So normally, I’d cover an event like Gov. Christie’s town hall in Bordentown, especially when the most notable back and forth was about Camden. But this one was a little tricky because, well, it was Sue Altman (who also moonlights as my wife when she is not bickering with governors) who was in the middle of a mic-tossing incident. That’s been covered well by a bunch of media outlets, and by Blue Jersey. So I’ll excerpt from there and leave spousal coverage to them, and point to a tangential issue. Why is Gov. Christie lying about how long he’s been in control of the education system in Camden?
So first, here’s what happened (courtesy of Rosi from Blue Jersey):
Public ed advocate/Camden resident Sue Altman stood up and held her ground against Gov. Christie for nearly 6 minutes – correcting him on how long the state’s run Camden schools, calling him out on the hypocrisy of planning far less for Camden than his own administration’s report says is needed, reminding him the kids there can’t even drink the schools’ water.
The audio here isn’t perfect. But it’s so worth your 6 minutes. At one point, Christie just gives up and throws Altman the microphone. For realz. Katie Quinn recorded this; our thanks to her for thinking fast. And Sue. Damn girl, you didn’t let him get away with anything. Thank you.
Alright, so plenty of folks are commenting on the exchange, but I just wanted to pick up on the genuine strangeness of Gov. Christie lying to say that he’s only been in charge of the Camden school system for one year. It’s easy fact-checkable that the governor announced the takeover back in March of 2013. And after the first full year of control (May, 2014), there were widespread protests by students about layoffs of teachers enacted by the state-appointed superintendent. So why lie about it?
The answer comes down to something I hear over and over from Camden activists — and especially from Ray Lamboy, the CEO of the Latin American Economic Development Association. Because Camden is dependent on the state for aid, it becomes a hacky-sack and kicked around based on the political interests of state actors. In other words, when it’s politically important for Camden to get aid (i.e. when a Governor believes he might need to appear bi-partisan and appeal to urban communities as a presidential candidate), then Camden gets aid. But when the same Governor is no longer running for office, but needs to sure up support within the state, he proposes cuts so ugly that even his own state-appointed superintendent in Newark calls them “catastrophic.”
So back to the question at hand — why would the Governor lie about how long he has been in control of the district?
The answer is simple. Taking over Camden was always a mix of political opportunism and conservative ideas. The political opportunism was about using Camden’s low scores (which are driven by the challenges of poverty, special needs, and English as a second language) to make promise miracles (i.e. “fixing” the district quickly with pet choice policies). What anyone paying any attention to education will tell you (and to their credit, what the Camden School District has been honest about here) is that the challenges of the city are deep, and paper macheing new schools and buildings overtop of the same deep challenges face by this community will not radically change education outcomes. And it certainly will not eliminate the gap between this district and others.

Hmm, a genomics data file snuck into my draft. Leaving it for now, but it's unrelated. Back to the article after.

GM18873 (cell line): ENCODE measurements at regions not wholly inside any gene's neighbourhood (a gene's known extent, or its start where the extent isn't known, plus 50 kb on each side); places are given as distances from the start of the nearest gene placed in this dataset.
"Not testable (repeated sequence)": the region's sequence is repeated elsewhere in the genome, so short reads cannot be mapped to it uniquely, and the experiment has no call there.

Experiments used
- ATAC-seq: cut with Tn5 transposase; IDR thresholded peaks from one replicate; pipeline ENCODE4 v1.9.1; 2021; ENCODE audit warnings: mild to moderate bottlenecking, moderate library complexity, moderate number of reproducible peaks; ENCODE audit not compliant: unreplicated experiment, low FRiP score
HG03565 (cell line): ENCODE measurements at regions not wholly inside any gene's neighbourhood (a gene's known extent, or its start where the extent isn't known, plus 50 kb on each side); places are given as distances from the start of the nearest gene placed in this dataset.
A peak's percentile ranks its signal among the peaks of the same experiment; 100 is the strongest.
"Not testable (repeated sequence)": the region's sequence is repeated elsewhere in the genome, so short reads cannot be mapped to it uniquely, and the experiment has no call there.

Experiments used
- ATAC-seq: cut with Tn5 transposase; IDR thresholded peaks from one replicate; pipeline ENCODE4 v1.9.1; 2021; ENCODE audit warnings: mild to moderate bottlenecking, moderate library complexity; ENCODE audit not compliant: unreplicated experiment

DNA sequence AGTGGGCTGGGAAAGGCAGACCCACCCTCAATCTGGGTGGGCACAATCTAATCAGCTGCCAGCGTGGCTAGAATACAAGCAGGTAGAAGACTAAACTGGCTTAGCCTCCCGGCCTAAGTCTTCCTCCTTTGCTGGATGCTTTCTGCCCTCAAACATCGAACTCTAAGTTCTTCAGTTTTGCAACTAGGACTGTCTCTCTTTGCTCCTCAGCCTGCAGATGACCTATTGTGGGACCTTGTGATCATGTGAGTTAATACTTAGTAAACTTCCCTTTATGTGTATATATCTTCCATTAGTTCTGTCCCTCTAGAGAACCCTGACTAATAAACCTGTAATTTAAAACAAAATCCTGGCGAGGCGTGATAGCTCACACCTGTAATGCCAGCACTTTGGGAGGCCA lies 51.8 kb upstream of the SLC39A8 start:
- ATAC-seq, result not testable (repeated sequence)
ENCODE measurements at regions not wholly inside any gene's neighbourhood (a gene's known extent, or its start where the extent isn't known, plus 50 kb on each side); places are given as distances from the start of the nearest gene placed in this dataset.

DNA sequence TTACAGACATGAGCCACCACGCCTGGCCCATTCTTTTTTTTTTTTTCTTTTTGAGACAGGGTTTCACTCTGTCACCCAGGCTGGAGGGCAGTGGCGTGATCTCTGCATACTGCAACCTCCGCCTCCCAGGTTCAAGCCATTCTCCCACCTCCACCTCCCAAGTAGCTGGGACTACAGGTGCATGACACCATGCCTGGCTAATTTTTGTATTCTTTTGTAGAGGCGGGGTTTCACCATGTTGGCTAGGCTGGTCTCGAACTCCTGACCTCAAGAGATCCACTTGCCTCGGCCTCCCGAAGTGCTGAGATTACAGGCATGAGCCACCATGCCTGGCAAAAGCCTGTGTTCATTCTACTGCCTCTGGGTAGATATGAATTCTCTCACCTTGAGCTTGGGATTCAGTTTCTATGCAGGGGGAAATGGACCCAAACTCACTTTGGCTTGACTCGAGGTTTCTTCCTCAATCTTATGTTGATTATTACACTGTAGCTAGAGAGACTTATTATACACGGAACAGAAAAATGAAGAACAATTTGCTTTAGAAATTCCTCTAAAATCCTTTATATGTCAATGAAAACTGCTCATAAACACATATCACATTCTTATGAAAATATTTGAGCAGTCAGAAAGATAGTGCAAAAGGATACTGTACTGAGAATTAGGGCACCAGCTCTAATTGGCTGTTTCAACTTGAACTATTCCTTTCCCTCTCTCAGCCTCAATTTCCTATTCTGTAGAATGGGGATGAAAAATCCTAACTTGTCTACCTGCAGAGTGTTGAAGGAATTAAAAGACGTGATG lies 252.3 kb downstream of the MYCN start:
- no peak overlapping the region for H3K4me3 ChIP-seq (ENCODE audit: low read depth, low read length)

But that wasn’t what was promised. And that timeline (we’ll only truly understand the impact of reforms on Camden over the next decade or two) isn’t conducive to the Governor’s political timeline. So instead, he lies, so that the fact that Camden is still struggling compared to the rest of the state (which NEVER was the appropriate comparison, not when he made it as justification for a takeover, not when the Camden School District used it as justification for closing schools, and not now when we judge Gov. Christie’s reforms) he doesn’t want to be left with ownership of Camden’s current state. And this isn’t limited to Gov. Christie. It’s not a coincidence that Gov. Corzine made his promise of $100 million dollars to Camden on the way out the door.
Deep down, governors know that Camden is a multi-generational challenge. They know that the political climate, in which suburbs are happy to dump their problems (drug trade, drug treatment, homeless population, impoverished population) into Camden, but scream bloody murder when tax dollars are used for that community, makes it difficult to enact long-term reforms. It’s why Governor Christie — faced with the humiliation of his interactions with Trump — went back to his bread and butter: a school funding formula that guts urban communities and privileges suburban communities. It’s always good politics to strip funding from urban communities and claim it’s a well-earned tax break for suburban ones.
Seeing changes in Camden will take consistent reforms and funding over decades, and even then, the challenges of poverty, discrimination, deteriorating housing stock, and environmental contamination make such a proposal risky. It’s not popular to say that. It’s less popular to do it, and to face a political climate unforgiving of the fact that investments in Camden face serious challenges and need be judged over the long-term, not in time to claim a political miracle. It’s easier to lie, and leave it for the next governor to try to explain.